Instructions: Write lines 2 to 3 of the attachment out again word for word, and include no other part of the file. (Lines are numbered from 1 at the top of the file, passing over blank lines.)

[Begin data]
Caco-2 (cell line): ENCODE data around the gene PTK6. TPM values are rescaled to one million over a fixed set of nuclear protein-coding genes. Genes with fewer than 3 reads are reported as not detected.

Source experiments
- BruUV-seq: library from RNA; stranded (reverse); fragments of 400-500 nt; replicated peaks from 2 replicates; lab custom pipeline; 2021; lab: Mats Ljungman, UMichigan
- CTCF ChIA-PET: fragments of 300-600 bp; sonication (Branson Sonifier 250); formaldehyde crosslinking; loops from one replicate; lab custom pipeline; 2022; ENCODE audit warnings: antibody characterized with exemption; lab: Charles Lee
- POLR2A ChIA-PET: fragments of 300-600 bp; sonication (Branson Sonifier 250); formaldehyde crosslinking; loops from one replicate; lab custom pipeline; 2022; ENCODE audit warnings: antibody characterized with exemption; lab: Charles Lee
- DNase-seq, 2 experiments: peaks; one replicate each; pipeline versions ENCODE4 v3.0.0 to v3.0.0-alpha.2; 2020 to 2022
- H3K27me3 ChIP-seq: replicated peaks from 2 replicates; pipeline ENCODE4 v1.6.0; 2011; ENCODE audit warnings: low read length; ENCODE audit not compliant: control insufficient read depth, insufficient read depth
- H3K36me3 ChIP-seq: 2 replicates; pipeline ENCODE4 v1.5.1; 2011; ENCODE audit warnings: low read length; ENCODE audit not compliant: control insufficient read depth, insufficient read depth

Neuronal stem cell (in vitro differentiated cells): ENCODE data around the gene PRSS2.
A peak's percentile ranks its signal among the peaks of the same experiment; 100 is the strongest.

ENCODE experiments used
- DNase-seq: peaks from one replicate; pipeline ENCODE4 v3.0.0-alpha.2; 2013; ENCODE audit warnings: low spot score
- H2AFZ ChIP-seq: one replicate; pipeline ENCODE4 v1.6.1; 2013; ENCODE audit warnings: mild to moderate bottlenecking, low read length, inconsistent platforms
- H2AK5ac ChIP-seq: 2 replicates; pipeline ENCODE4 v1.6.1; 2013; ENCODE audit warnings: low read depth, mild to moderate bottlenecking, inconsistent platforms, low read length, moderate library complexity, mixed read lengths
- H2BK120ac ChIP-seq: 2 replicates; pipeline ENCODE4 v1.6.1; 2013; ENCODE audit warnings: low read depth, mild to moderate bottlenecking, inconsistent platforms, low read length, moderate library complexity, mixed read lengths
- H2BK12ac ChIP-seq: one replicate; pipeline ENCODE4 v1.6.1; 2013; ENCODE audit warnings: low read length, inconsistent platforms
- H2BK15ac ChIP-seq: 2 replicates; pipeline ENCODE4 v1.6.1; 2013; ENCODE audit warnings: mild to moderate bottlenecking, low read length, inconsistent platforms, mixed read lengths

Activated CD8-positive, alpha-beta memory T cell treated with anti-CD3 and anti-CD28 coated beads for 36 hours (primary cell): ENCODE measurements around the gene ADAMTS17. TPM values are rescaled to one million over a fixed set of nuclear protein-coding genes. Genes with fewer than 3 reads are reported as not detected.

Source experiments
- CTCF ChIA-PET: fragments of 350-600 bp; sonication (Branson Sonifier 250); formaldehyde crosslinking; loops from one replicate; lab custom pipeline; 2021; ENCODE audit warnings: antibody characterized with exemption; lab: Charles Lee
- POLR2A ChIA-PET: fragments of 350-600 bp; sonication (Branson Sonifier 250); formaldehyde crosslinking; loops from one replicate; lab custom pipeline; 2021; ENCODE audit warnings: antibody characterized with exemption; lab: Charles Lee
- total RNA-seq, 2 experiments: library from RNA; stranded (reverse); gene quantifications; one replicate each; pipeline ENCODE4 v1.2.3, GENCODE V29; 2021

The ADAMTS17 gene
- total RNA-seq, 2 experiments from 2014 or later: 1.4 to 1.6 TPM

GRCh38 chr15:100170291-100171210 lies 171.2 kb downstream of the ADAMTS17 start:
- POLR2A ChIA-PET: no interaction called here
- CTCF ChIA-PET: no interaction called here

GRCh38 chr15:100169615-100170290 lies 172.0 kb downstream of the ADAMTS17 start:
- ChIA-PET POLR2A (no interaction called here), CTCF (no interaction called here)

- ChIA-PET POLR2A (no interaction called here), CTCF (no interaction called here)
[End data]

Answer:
Source experiments
- BruUV-seq: library from RNA; stranded (reverse); fragments of 400-500 nt; replicated peaks from 2 replicates; lab custom pipeline; 2021; lab: Mats Ljungman, UMichigan